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Document Type:Latin Dissertation
Language of Document:English
Record Number:55455
Doc. No:TL25409
Call number:‭3227094‬
Main Entry:Moayad Abdullah Metlaq Wahsheh
Title & Author:Assessment of health knowledge among college freshmen students at the Hashemite University in JordanMoayad Abdullah Metlaq Wahsheh
College:The University of Alabama at Birmingham
Date:2006
Degree:Ph.D.
student score:2006
Page No:257
Abstract:The objectives of this descriptive study were assessing the health knowledge of 625 male and female freshmen attending Hashemite University in 2005--06; comparing knowledge differences as related to gender, place of residence (city, village), and educational track in high school (scientific, non-scientific); determining health knowledge sources; and reviewing all curricula for grades 1--12. This study filled a gap, as no prior research described Jordanian college students' health knowledge. Use of the Ecological Model as a theoretical base distinguished this study from similar research in the professional literature. The cross-cultural adaptation process was performed to translate the Health Knowledge Inventory test into Arabic. Classroom sections were chosen through cluster random sampling. Content validity, overall internal consistency reliability (r = 0.83) and test-retest reliability (r = 0.88) were estimated. Findings revealed (a) students were least knowledgeable about communicable disease and most informed about nutrition, (b) interactions among gender, place of residence and stream for mean scores of general health knowledge and of knowledge of 11 specific health areas were not significant, except for the interaction between gender and stream, (c) significant differences existed in general health knowledge as related to gender and stream, (d) mean scores for females were significantly higher than for males in the areas of nutrition, accident/safety; consumer, environmental, mental, and sexual health, (e) mean scores for scientific stream students were significantly higher than for non-scientific stream students for nine specific health areas and not for the areas of substance use/abuse or aging and death. Media was the most common source of knowledge for all areas, except for human sexuality and nutrition. The most common source of knowledge about human sexuality and nutrition were personal reading and mother, respectively. The category of peer was the least common source for six health areas, whereas father was the least common source of knowledge about human sexuality. Approximately eight percent of curricular content is dedicated to 11 health areas across grades 1--12. The two health areas most emphasized are nutrition and environmental health; no emphasis was given to either human sexuality or aging and death. The researcher offered recommendations for practice and future research.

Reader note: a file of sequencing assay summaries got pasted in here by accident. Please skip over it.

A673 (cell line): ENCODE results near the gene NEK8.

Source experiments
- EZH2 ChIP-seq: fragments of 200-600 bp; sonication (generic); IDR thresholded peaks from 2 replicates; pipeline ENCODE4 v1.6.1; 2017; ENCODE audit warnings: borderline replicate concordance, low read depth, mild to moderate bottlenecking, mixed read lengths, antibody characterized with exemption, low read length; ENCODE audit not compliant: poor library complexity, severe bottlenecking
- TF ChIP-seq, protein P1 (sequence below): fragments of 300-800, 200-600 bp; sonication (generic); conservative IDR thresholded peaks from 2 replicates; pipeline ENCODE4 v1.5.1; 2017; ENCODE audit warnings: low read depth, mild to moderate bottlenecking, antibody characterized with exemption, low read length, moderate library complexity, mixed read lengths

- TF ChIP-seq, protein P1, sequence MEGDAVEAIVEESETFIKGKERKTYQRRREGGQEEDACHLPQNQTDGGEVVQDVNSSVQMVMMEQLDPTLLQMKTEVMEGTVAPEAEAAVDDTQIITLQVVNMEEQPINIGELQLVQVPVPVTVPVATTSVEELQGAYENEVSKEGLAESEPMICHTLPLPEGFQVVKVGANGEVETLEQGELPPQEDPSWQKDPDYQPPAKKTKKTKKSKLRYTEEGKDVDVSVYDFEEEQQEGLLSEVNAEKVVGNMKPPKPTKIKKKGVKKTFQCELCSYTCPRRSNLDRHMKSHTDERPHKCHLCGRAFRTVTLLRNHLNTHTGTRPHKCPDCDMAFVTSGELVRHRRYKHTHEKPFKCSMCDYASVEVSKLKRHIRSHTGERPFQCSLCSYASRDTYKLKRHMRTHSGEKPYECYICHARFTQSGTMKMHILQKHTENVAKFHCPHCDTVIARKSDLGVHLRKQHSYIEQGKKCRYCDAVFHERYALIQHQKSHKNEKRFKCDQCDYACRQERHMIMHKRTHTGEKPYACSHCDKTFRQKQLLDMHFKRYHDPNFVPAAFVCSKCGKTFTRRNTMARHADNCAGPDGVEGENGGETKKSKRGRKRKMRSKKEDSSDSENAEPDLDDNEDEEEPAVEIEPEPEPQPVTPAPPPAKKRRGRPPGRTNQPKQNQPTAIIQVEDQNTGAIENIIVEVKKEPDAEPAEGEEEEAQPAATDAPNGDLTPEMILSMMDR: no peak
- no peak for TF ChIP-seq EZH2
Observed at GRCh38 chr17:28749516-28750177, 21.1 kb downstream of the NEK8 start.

Subject:Health and environmental sciences; Education; College freshmen; Hashemite University; Health knowledge; Jordan; Health education; Public health; Health care; Health risk assessment; College students; 0573:Public health; 0680:Health education
Added Entry:B. F. Geiger
Added Entry:The University of Alabama at Birmingham